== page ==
Book World: Michael Dirda on E.L. Doctorow's 'Homer & Langley'
HOMER & LANGLEY
By E.L. Doctorow
Random House. 208 pp. $26
Nearly everyone who collects anything with any degree of obsessiveness has heard of Homer and Langley, the protagonists of E.L. Doctorow's latest historical fantasia. Usually, the pair are simply referred to as the Collyer brothers. Eccentric, reclusive and at least half crazy, the two resided in a huge New York brownstone in Harlem that they had inherited from their gynecologist father. Over the course of their lives, Homer and Langley gradually packed every room and the back yard with newspapers and cast-off junk. Eventually, only narrow passageways connected the brothers' burrowlike living areas. When a booby-trapped tunnel collapsed onto Langley, he was crushed and suffocated, while his trapped brother, who was blind, slowly starved to death. Officials claim that they removed 100 tons of refuse from the building.
All that is true. You can look it up on Wikipedia.
But, as with his much admired novels "The Book of Daniel," "Ragtime," "Billy Bathgate" and "The March," Doctorow again creatively reconfigures and amplifies the historical record. The real Collyer brothers died in 1947; in Doctorow's "Homer and Langley," they live into the late 1970s. In the novel they have no siblings; in actuality, there was a sister. Of course, such divergences from "fact" are unimportant: Doctorow is writing a work of fiction, not a dual biography. He imagines the Collyers' inner lives and all the servants, socialites, gangsters, hippies and bankers they interact with. In a somewhat March-of-Time fashion, the brothers' experiences are obviously made to hold up a mirror to the 20th century. Some might call it a distorting mirror, since they find the world to be largely depressing, horrific and constantly invasive. Langley, especially, regards people and events with a grim, sardonic humor.
Still, it's the blind Homer who tells this modern epic tale, steadily tapping away on a Braille typewriter. He opens by depicting Gilded Age New York, when his well-to-do parents regularly traveled to Europe and sent home crates of souvenirs: "ancient Islamic tiles, or rare books, or a marble water fountain, or busts of Romans with no noses or missing ears, or antique armoires with their fecal smell." He adds, with dry wit, that "there were always presents for Langley and me, things to really excite a boy, like an antique toy train that was too delicate to play with, or a gold-plated hairbrush."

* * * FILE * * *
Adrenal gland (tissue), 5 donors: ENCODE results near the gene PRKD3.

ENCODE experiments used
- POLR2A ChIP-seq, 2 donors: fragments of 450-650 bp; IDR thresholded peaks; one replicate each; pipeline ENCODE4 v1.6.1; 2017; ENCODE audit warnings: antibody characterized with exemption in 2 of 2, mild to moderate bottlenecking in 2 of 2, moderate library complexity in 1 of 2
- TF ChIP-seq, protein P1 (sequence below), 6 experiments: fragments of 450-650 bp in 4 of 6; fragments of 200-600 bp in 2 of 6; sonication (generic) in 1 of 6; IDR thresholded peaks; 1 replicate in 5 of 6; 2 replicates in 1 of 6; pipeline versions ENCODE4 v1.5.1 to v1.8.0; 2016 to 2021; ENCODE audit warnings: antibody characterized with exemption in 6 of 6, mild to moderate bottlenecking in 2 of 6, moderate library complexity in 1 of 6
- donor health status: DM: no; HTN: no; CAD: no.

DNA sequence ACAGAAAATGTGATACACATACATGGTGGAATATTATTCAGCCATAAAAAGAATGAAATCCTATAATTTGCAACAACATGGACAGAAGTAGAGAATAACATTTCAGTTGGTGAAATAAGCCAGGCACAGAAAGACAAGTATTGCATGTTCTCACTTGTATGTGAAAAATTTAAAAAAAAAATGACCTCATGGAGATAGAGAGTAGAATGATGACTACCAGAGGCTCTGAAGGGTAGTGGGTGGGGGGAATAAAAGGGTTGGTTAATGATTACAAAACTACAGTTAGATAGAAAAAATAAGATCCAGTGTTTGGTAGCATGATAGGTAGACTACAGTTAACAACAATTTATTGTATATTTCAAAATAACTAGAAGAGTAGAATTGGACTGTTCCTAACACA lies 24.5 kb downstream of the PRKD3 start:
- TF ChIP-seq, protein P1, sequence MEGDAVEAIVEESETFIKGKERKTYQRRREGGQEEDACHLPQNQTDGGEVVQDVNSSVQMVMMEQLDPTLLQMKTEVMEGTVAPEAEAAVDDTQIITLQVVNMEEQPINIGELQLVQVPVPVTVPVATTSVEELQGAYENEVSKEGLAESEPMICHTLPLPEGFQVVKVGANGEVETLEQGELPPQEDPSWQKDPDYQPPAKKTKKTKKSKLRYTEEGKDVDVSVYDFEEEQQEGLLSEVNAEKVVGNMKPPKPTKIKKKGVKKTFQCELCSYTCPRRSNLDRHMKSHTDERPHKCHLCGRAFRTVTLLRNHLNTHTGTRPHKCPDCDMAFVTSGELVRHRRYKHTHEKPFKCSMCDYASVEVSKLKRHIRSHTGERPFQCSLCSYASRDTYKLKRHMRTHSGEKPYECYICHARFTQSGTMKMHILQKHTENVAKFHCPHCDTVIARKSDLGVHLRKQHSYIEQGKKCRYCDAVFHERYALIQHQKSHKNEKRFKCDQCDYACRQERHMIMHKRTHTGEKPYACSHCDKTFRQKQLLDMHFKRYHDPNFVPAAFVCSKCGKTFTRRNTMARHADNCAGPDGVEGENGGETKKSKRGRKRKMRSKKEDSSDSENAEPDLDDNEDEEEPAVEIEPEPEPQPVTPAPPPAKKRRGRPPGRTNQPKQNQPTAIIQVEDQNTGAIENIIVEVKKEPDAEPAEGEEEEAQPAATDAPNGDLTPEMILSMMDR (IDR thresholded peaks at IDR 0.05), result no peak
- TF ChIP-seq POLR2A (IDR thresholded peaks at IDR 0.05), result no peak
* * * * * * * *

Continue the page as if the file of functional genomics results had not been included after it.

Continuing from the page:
Before long, though, disasters arrive in a flurry: The teenaged Homer loses his sight, the older Langley is gassed in World War I, and both parents suddenly die during the great flu pandemic of 1918. The two brothers, severely chastened by these awful experiences, turn increasingly inward, even as Langley begins his compulsive collecting:
"When Langley brings something into the house that has caught his fancy -- a piano, a toaster, a Chinese bronze horse, a set of encyclopedias -- that is just the beginning. Whatever it is, it will be acquired in several versions because until he loses his interest and goes on to something else he'll be looking for its ultimate expression."
In fact, while Homer is essentially an artist, a lover of music and words, Langley is a man of grand theories. He speculates that history is based on everything being constantly replaced, that poetry is full of ideas but fiction is just stories, that one could construct a single ideal edition of the daily newspaper and thus capture all of American life in "what he called Collyer's eternally current dateless newspaper, the only newspaper anyone would ever need."